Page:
VPN practical tips

Contents

Overview

This Howto gives practical examples regarding using VPN and making connections to remote servers and workstations.

Please refer to seperate Howtos for configuration of the VPN client on Windows 2000, XP and other workstations

http://www.domain-logic.com/support/secure_tunnel_w2k.htm

http://www.domain-logic.com/support/secure_tunnel_XP.htm

For basic troubleshooting refer to entries made in the log file /var/log/messages at the time the VPN connection was being established

For advanced troubleshooting techniques see http://pptpclient.sourceforge.net/howto-diagnosis.phtml

Background information

VPN uses TCP port 1723 and protocol 47 (GRE).

In server & gateway mode your modem should be configured in bridged mode and automatically forwards all traffic to the server.

In server only mode, your router must be configured to forward TCP port 1723 to your server and must provide full support for protocol 47. Note that protocol 47 (GRE) is not a port and therefore you cannot forward it. Not all routers support this protocol so VPN is not always possible in this network arrangement. In order to make pptp type VPN connections in this network arrangement, the router specification must clearly say that it can handle passthrough pptp VPN connections. Note that the routers at both the remote and local ends of the VPN pptp connection must be able to handle pptp VPN passthrough for this scenario to work correctly. Check your router specifications carefully. Errors in your log files may indicate that one of your routers may have a problem forwarding GRE packets. If you see LCP timeout errors in your log files, there are many possible reasons. The most likely one is that a firewall somewhere between the two ends is blocking/dropping GRE packets. Some routers/gateways automatically forward GRE when required, by watching the negotiation on TCP port 1723.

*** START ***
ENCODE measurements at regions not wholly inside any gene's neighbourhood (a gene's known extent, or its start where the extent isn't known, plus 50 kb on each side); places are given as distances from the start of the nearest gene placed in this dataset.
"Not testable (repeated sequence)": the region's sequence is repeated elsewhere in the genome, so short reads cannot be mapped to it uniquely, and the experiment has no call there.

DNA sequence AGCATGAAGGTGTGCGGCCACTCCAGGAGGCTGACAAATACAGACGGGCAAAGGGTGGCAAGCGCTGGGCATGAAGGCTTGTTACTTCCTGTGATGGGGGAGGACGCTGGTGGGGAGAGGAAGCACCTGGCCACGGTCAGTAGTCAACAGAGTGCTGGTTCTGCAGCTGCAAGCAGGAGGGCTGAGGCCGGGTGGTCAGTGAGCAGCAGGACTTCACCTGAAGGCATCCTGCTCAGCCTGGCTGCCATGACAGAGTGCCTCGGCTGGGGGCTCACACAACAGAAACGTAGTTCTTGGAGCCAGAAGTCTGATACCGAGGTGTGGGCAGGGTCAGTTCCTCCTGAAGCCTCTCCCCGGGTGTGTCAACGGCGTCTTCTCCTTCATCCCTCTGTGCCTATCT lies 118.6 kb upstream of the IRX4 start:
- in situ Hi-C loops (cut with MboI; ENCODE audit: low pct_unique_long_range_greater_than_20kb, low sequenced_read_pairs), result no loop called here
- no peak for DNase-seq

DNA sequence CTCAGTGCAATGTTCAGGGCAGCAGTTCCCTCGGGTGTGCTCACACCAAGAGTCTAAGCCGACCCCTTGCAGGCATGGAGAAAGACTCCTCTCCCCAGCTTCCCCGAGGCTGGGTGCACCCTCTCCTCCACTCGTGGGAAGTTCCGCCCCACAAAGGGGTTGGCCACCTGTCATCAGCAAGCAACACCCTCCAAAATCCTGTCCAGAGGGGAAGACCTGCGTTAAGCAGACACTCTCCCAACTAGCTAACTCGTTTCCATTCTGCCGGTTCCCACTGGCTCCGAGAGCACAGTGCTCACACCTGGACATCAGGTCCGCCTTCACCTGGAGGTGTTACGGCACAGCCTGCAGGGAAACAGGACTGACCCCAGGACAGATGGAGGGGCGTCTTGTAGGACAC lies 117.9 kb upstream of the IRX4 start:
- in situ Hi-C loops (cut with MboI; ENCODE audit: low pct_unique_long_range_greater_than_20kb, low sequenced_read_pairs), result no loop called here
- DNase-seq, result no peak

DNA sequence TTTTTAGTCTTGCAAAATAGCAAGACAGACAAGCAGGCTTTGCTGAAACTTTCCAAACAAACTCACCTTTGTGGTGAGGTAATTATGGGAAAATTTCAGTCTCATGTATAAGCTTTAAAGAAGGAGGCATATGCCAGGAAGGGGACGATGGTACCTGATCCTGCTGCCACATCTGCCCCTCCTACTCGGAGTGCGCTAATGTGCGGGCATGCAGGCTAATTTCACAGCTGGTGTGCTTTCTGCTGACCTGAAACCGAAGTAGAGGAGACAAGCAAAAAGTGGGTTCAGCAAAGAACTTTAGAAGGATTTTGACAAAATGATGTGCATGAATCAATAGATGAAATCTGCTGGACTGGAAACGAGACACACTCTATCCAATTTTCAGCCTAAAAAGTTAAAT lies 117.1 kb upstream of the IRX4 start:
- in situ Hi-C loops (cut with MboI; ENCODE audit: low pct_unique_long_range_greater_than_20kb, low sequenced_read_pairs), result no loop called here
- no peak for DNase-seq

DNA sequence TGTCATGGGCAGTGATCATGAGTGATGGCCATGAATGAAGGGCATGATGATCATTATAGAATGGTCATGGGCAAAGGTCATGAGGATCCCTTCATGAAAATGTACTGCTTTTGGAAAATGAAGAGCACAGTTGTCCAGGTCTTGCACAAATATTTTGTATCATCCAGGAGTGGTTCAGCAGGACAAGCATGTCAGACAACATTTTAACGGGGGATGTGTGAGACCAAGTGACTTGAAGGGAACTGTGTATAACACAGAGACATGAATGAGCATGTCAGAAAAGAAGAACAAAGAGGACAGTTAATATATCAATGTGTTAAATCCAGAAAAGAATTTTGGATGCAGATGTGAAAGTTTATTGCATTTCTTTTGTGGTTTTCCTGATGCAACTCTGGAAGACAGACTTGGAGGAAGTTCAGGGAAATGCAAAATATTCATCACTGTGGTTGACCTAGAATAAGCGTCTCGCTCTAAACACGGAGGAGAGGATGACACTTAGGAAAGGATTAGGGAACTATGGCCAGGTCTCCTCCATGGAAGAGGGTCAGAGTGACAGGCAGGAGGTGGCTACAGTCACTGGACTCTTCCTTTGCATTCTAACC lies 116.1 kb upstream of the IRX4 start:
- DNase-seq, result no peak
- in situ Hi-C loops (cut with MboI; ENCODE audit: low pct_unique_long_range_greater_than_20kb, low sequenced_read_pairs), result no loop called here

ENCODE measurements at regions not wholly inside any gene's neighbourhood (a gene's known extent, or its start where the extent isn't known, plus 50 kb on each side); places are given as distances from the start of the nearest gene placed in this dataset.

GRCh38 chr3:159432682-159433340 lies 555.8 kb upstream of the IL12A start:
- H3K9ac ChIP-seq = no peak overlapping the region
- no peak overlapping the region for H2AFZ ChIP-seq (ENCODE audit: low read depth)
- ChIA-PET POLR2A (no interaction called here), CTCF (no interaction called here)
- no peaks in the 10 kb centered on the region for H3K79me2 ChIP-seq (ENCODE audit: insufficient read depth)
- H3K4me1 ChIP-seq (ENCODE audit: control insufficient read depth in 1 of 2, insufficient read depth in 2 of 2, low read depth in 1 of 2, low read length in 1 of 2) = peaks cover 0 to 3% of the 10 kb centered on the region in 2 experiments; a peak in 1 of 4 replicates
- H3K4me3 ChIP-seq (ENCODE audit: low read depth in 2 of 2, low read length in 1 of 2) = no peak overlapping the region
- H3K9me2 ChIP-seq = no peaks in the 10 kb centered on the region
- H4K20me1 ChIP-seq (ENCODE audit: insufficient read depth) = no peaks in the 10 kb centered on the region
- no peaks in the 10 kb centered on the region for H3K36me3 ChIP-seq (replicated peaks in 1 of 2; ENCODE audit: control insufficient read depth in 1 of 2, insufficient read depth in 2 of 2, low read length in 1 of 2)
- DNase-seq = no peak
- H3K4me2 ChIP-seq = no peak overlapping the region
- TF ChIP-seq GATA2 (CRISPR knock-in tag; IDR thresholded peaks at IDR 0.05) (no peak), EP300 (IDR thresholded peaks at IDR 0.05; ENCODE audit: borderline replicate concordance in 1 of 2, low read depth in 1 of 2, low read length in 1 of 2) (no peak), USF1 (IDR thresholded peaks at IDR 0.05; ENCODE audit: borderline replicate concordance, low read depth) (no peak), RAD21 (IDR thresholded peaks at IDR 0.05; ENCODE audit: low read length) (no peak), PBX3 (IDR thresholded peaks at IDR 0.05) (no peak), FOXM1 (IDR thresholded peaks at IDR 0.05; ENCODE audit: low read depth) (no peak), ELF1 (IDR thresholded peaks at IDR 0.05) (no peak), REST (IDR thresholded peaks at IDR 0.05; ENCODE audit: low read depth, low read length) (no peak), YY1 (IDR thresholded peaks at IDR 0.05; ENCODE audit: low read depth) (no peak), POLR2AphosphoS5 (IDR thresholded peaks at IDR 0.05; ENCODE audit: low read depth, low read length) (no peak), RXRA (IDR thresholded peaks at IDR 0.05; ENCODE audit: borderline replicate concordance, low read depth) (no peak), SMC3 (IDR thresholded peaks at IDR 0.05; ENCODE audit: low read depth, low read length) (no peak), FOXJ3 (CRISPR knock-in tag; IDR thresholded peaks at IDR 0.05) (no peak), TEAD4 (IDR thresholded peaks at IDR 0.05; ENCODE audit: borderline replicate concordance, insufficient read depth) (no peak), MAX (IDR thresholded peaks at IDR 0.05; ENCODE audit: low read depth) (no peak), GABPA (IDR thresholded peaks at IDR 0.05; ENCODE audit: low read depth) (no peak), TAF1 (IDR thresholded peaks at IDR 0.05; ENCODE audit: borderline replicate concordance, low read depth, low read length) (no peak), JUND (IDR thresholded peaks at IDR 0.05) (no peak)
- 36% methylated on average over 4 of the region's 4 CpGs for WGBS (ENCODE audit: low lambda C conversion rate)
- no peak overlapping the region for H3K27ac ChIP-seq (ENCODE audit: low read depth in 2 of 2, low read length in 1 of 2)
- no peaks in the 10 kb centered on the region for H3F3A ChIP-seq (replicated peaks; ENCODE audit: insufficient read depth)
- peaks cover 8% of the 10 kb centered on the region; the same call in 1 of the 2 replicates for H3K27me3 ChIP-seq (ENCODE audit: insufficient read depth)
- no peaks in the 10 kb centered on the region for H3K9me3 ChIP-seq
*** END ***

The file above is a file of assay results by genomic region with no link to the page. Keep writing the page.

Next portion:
In any point to point VPN connection, there will be numerous pieces of equipment that the signal passes through eg corporate firewalls, additional routers/firewalls, software firewalls/filters etc. All these steps in the chain must support protocol 47, if any piece of equipment in the chain does not support that protocol then the VPN connection will be unsuccessful. Sometimes these matters are out of the end users control, especially in corporate situations, or home user situations where low end broadband connections are used and ISP's limit functionality.

If you have a modem and a router between your SME server and the Internet, keep in mind that you need to open TCP port 1723 on both devices, and they must both support the protocol 47 (GRE).


You cannot establish a VPN passthrough connection through an SME server to a local machine due to problems with the sme server supporting the passthrough of protocol 47 (GRE).


VPN connections to workstations will run very slowly. It is not advisable to run programs across VPN connections, even with fast broadband Internet speeds. This applies to scenarios where a VPN connection is established to a sme server, and then a connection is made to a workstation on the remote network.


Check that the VPN user(s) in server-manager User panel are allowed VPN access